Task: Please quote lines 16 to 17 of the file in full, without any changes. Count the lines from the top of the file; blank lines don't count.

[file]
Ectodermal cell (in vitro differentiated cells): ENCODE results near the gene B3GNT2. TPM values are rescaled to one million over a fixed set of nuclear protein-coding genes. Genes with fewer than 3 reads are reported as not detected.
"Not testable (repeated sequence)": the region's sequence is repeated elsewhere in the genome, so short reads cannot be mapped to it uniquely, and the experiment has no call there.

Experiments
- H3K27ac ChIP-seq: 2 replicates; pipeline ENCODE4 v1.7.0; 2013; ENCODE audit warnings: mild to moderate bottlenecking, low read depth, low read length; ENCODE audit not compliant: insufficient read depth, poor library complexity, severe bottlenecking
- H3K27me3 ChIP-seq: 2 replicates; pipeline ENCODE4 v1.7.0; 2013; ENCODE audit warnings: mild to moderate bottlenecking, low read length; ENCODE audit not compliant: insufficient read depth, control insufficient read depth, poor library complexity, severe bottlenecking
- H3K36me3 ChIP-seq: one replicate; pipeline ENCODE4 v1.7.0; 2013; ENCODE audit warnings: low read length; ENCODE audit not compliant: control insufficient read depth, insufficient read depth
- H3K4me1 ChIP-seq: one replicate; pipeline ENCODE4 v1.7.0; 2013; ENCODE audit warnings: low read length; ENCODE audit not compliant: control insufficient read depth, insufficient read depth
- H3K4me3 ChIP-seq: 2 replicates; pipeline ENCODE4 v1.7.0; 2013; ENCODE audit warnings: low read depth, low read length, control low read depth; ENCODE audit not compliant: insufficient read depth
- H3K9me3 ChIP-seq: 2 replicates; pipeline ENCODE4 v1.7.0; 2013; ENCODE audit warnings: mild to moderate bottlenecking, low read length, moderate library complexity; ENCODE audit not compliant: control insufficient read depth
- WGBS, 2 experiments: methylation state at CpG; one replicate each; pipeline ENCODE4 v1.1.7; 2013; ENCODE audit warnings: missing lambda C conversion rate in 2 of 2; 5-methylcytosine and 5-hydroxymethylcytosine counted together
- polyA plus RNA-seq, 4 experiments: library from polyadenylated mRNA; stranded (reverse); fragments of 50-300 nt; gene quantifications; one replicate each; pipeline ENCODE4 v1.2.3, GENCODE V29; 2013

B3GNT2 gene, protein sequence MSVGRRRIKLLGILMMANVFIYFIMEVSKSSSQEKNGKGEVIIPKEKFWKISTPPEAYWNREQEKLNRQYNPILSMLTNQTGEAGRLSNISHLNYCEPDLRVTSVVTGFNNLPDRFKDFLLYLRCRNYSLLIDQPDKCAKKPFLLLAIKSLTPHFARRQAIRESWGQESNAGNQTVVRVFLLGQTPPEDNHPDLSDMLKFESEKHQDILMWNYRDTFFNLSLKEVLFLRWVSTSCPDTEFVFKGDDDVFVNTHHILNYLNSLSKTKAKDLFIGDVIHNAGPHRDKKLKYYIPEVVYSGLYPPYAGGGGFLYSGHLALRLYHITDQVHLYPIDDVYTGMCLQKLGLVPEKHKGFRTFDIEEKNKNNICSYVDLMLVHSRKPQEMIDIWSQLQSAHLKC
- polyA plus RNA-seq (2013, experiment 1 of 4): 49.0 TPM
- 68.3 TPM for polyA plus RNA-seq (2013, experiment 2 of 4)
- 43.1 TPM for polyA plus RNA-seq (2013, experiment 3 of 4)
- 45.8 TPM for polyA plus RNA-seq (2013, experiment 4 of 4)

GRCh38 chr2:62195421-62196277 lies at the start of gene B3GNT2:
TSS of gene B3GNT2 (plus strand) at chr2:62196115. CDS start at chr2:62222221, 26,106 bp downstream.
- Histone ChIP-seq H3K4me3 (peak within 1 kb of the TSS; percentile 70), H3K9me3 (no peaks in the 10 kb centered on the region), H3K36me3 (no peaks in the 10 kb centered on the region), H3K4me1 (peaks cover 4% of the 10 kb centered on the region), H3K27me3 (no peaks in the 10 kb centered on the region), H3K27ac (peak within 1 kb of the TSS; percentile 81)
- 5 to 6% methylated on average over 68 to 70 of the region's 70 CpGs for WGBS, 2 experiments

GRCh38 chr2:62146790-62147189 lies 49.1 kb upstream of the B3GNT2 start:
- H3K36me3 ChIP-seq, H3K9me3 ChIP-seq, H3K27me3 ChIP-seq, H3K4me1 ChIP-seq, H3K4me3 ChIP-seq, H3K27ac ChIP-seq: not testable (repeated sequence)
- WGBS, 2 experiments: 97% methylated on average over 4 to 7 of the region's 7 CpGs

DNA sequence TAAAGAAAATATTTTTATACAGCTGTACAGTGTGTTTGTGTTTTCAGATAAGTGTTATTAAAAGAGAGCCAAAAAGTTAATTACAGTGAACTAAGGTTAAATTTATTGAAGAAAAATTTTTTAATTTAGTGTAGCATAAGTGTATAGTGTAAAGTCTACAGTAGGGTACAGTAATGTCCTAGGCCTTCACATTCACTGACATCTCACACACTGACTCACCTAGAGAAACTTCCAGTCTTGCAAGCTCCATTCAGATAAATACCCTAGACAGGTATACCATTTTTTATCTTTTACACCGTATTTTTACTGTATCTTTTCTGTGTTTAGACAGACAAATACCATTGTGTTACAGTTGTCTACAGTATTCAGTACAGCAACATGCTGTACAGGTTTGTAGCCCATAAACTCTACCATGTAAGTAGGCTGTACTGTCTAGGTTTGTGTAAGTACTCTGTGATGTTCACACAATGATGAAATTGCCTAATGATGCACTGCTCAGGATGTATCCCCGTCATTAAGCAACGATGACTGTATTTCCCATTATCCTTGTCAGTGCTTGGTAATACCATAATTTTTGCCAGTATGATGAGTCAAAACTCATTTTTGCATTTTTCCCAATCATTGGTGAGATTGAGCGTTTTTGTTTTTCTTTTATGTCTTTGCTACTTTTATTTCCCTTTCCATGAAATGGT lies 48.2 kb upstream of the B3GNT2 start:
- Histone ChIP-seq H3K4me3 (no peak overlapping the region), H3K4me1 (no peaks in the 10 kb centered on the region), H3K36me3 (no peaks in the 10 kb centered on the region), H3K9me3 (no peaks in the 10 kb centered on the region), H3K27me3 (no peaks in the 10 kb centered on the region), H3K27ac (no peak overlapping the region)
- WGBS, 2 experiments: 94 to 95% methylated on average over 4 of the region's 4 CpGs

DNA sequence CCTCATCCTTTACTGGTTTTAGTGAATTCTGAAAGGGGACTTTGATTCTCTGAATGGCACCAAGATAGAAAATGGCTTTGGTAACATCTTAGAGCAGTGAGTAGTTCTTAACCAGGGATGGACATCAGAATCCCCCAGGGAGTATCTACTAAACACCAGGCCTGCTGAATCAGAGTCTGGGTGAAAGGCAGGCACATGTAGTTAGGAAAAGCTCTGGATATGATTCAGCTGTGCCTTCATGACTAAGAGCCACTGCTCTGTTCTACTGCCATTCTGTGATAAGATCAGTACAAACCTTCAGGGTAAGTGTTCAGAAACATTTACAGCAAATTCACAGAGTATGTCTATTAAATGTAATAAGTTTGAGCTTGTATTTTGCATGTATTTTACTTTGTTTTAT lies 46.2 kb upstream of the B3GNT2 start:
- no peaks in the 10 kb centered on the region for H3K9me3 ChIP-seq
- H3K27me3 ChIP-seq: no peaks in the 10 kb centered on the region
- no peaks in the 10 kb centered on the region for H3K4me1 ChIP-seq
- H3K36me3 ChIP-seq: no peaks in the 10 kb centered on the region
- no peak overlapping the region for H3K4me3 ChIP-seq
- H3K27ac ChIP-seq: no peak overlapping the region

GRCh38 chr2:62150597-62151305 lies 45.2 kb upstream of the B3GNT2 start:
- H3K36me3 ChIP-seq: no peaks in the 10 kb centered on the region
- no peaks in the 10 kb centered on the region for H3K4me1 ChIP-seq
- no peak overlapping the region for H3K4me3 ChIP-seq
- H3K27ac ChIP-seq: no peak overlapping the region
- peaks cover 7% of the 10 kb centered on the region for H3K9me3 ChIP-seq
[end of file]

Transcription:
- 45.8 TPM for polyA plus RNA-seq (2013, experiment 4 of 4)

GRCh38 chr2:62195421-62196277 lies at the start of gene B3GNT2: